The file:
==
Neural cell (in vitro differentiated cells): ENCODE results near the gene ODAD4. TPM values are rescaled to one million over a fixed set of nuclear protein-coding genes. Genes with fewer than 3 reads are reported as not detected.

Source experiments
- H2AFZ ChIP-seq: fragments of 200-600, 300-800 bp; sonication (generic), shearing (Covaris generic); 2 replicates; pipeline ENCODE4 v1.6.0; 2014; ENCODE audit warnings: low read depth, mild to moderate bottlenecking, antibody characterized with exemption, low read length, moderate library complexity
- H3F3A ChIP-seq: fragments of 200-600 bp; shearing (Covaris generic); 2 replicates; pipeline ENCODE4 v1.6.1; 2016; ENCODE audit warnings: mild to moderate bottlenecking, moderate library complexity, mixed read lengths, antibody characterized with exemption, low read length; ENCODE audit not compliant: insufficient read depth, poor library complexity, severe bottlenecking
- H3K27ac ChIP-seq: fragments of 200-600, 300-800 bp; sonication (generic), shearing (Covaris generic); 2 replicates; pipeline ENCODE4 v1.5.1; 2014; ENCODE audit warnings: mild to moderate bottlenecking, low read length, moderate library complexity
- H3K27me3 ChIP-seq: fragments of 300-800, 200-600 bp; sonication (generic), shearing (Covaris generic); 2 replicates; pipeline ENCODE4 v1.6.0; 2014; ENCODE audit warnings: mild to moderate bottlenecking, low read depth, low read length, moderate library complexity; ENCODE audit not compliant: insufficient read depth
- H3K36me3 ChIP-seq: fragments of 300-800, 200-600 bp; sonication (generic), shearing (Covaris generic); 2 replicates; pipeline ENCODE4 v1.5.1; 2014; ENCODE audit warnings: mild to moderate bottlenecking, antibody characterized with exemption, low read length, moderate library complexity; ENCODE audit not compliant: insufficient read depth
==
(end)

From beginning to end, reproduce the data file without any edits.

Neural cell (in vitro differentiated cells): ENCODE results near the gene ODAD4. TPM values are rescaled to one million over a fixed set of nuclear protein-coding genes. Genes with fewer than 3 reads are reported as not detected.

Source experiments
- H2AFZ ChIP-seq: fragments of 200-600, 300-800 bp; sonication (generic), shearing (Covaris generic); 2 replicates; pipeline ENCODE4 v1.6.0; 2014; ENCODE audit warnings: low read depth, mild to moderate bottlenecking, antibody characterized with exemption, low read length, moderate library complexity
- H3F3A ChIP-seq: fragments of 200-600 bp; shearing (Covaris generic); 2 replicates; pipeline ENCODE4 v1.6.1; 2016; ENCODE audit warnings: mild to moderate bottlenecking, moderate library complexity, mixed read lengths, antibody characterized with exemption, low read length; ENCODE audit not compliant: insufficient read depth, poor library complexity, severe bottlenecking
- H3K27ac ChIP-seq: fragments of 200-600, 300-800 bp; sonication (generic), shearing (Covaris generic); 2 replicates; pipeline ENCODE4 v1.5.1; 2014; ENCODE audit warnings: mild to moderate bottlenecking, low read length, moderate library complexity
- H3K27me3 ChIP-seq: fragments of 300-800, 200-600 bp; sonication (generic), shearing (Covaris generic); 2 replicates; pipeline ENCODE4 v1.6.0; 2014; ENCODE audit warnings: mild to moderate bottlenecking, low read depth, low read length, moderate library complexity; ENCODE audit not compliant: insufficient read depth
- H3K36me3 ChIP-seq: fragments of 300-800, 200-600 bp; sonication (generic), shearing (Covaris generic); 2 replicates; pipeline ENCODE4 v1.5.1; 2014; ENCODE audit warnings: mild to moderate bottlenecking, antibody characterized with exemption, low read length, moderate library complexity; ENCODE audit not compliant: insufficient read depth